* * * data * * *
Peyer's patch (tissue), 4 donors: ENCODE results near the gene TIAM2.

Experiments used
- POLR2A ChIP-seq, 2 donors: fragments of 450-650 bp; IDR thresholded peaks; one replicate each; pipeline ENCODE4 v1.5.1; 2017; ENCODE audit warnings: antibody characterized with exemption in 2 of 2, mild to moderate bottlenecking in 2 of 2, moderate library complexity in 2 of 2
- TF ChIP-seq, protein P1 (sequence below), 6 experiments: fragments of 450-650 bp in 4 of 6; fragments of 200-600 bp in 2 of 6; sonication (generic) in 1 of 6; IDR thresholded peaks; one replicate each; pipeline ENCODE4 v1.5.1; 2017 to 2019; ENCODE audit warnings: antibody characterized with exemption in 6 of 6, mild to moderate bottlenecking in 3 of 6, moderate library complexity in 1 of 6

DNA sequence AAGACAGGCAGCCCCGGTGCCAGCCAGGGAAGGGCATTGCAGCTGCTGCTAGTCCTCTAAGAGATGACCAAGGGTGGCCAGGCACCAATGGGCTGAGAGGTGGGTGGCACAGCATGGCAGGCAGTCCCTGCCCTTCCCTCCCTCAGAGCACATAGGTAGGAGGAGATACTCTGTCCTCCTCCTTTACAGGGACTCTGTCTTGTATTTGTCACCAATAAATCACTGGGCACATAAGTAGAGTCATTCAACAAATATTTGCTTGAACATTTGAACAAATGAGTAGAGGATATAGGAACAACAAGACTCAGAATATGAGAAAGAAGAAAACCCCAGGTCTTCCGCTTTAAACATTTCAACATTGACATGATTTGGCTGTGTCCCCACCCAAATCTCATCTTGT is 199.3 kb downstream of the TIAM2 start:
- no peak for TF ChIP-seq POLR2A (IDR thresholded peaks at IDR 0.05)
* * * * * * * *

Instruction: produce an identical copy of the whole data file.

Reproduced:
Peyer's patch (tissue), 4 donors: ENCODE results near the gene TIAM2.

Experiments used
- POLR2A ChIP-seq, 2 donors: fragments of 450-650 bp; IDR thresholded peaks; one replicate each; pipeline ENCODE4 v1.5.1; 2017; ENCODE audit warnings: antibody characterized with exemption in 2 of 2, mild to moderate bottlenecking in 2 of 2, moderate library complexity in 2 of 2
- TF ChIP-seq, protein P1 (sequence below), 6 experiments: fragments of 450-650 bp in 4 of 6; fragments of 200-600 bp in 2 of 6; sonication (generic) in 1 of 6; IDR thresholded peaks; one replicate each; pipeline ENCODE4 v1.5.1; 2017 to 2019; ENCODE audit warnings: antibody characterized with exemption in 6 of 6, mild to moderate bottlenecking in 3 of 6, moderate library complexity in 1 of 6

DNA sequence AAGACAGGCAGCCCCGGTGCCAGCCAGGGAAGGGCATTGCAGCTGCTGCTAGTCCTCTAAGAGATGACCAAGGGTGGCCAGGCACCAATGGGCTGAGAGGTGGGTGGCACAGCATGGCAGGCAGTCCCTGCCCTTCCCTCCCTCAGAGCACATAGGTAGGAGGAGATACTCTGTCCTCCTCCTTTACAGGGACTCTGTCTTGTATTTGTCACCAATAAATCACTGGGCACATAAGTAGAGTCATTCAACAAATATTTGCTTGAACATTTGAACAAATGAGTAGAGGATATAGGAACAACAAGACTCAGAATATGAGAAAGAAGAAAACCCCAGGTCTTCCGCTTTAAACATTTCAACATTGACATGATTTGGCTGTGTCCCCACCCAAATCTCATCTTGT is 199.3 kb downstream of the TIAM2 start:
- no peak for TF ChIP-seq POLR2A (IDR thresholded peaks at IDR 0.05)